Andrew Macklin won summary judgment for an individual voiding a Subordination Agreement that we alleged — and proved — was a forgery and, therefore, void as a matter of law. As a result, the bank that relied on that forged document is behind our client in the line of mortgages on the property at issue. We also successfully resolved our claim to recover counsel fees and costs against the people who were found to have participated in the forgery. The client owned the mixed-use property on which he operated a business for a number of years, and which also contained a house that had belonged to his parents.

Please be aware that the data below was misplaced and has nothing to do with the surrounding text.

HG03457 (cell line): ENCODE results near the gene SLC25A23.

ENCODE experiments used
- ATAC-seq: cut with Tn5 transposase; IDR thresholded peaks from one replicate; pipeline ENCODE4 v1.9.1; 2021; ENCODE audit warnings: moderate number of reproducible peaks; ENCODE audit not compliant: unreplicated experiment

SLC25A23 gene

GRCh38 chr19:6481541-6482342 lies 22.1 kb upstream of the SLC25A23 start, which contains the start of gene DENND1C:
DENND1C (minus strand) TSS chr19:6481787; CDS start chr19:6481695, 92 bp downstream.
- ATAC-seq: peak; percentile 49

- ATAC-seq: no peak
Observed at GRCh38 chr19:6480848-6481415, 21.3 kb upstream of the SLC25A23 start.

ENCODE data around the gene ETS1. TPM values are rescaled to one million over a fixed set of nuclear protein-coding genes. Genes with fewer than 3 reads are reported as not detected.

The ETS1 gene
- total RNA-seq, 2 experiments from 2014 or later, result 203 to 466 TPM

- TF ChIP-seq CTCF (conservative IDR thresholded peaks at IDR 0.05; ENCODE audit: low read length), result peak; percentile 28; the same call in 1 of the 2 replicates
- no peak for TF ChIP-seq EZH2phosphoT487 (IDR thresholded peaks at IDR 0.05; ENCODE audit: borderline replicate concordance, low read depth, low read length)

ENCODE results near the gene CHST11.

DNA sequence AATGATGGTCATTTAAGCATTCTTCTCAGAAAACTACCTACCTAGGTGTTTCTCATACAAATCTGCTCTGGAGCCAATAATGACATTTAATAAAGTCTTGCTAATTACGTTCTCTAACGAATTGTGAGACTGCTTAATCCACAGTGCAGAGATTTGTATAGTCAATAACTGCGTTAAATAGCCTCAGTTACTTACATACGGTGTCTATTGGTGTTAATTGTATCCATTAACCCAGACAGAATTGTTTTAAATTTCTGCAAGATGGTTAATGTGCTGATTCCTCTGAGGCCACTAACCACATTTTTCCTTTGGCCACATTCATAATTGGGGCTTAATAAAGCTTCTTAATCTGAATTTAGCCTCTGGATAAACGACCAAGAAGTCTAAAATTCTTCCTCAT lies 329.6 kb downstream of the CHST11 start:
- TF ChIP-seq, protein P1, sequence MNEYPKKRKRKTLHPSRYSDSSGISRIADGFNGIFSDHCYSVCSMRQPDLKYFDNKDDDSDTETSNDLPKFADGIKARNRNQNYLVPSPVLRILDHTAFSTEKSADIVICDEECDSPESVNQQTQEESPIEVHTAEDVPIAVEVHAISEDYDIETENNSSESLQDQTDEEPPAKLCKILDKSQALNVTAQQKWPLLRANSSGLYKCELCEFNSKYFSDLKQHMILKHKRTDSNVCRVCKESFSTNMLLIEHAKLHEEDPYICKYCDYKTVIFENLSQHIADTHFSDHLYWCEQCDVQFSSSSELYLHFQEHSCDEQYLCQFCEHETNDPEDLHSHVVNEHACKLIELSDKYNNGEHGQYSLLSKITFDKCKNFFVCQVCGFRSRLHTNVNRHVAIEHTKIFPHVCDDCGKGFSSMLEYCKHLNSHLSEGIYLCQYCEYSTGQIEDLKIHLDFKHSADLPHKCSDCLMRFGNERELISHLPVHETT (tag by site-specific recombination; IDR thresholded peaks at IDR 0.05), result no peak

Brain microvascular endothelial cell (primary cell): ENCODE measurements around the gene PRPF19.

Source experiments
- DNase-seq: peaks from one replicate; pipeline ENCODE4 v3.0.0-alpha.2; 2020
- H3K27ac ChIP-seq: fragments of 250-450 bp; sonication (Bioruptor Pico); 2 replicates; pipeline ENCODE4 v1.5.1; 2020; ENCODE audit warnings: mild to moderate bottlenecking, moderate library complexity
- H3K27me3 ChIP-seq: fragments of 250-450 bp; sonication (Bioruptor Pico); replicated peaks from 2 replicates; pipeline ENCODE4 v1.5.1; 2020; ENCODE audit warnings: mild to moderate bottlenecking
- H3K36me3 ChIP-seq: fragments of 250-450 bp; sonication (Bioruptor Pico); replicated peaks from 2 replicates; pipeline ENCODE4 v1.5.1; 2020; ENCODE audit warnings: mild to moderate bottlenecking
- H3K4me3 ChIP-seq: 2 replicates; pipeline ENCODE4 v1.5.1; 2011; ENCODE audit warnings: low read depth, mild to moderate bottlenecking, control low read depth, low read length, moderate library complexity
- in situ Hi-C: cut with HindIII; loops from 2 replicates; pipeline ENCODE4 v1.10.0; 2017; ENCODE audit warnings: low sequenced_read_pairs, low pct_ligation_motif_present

In another case, Mr. Macklin brought suit in the Bergen County Chancery Division against a divorce litigant and his parents. The divorce litigant had been ordered to liquidate a bank account and pay the money to our client, his former spouse. Instead, he liquidated the account and paid the proceeds to his parents. Following a trial, the Court entered judgment against the parents for the full amount of the fraudulent transfer. We also won an order directing the parents’ bank to pay over the proceeds of one of their accounts which contained a substantial portion of the fraudulently-transferred funds.